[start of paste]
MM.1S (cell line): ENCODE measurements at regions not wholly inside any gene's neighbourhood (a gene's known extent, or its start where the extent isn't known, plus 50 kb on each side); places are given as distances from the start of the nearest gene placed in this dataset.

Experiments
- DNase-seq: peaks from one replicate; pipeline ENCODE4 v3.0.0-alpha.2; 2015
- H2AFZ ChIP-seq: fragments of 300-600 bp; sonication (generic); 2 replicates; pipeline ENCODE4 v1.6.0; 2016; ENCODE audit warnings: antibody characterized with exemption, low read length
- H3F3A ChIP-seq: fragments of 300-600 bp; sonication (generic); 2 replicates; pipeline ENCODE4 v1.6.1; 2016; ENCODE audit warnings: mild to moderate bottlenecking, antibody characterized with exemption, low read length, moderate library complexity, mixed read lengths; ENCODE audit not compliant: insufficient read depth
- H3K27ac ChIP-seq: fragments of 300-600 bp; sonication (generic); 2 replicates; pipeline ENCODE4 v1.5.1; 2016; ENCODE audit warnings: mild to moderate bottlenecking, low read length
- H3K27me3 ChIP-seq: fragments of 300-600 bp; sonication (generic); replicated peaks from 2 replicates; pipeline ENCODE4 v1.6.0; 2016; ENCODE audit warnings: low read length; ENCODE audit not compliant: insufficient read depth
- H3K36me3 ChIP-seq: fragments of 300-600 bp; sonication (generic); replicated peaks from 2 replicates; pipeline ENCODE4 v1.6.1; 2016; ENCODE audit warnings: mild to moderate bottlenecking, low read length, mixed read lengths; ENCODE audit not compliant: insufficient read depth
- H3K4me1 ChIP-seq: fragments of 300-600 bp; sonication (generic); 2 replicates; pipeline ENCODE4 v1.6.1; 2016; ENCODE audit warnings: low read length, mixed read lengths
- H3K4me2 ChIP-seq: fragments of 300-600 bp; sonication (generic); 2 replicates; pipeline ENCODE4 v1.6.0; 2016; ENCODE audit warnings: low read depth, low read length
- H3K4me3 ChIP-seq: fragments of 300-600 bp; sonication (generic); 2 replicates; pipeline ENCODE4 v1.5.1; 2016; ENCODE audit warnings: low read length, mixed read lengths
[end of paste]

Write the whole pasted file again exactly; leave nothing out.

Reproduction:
MM.1S (cell line): ENCODE measurements at regions not wholly inside any gene's neighbourhood (a gene's known extent, or its start where the extent isn't known, plus 50 kb on each side); places are given as distances from the start of the nearest gene placed in this dataset.

Experiments
- DNase-seq: peaks from one replicate; pipeline ENCODE4 v3.0.0-alpha.2; 2015
- H2AFZ ChIP-seq: fragments of 300-600 bp; sonication (generic); 2 replicates; pipeline ENCODE4 v1.6.0; 2016; ENCODE audit warnings: antibody characterized with exemption, low read length
- H3F3A ChIP-seq: fragments of 300-600 bp; sonication (generic); 2 replicates; pipeline ENCODE4 v1.6.1; 2016; ENCODE audit warnings: mild to moderate bottlenecking, antibody characterized with exemption, low read length, moderate library complexity, mixed read lengths; ENCODE audit not compliant: insufficient read depth
- H3K27ac ChIP-seq: fragments of 300-600 bp; sonication (generic); 2 replicates; pipeline ENCODE4 v1.5.1; 2016; ENCODE audit warnings: mild to moderate bottlenecking, low read length
- H3K27me3 ChIP-seq: fragments of 300-600 bp; sonication (generic); replicated peaks from 2 replicates; pipeline ENCODE4 v1.6.0; 2016; ENCODE audit warnings: low read length; ENCODE audit not compliant: insufficient read depth
- H3K36me3 ChIP-seq: fragments of 300-600 bp; sonication (generic); replicated peaks from 2 replicates; pipeline ENCODE4 v1.6.1; 2016; ENCODE audit warnings: mild to moderate bottlenecking, low read length, mixed read lengths; ENCODE audit not compliant: insufficient read depth
- H3K4me1 ChIP-seq: fragments of 300-600 bp; sonication (generic); 2 replicates; pipeline ENCODE4 v1.6.1; 2016; ENCODE audit warnings: low read length, mixed read lengths
- H3K4me2 ChIP-seq: fragments of 300-600 bp; sonication (generic); 2 replicates; pipeline ENCODE4 v1.6.0; 2016; ENCODE audit warnings: low read depth, low read length
- H3K4me3 ChIP-seq: fragments of 300-600 bp; sonication (generic); 2 replicates; pipeline ENCODE4 v1.5.1; 2016; ENCODE audit warnings: low read length, mixed read lengths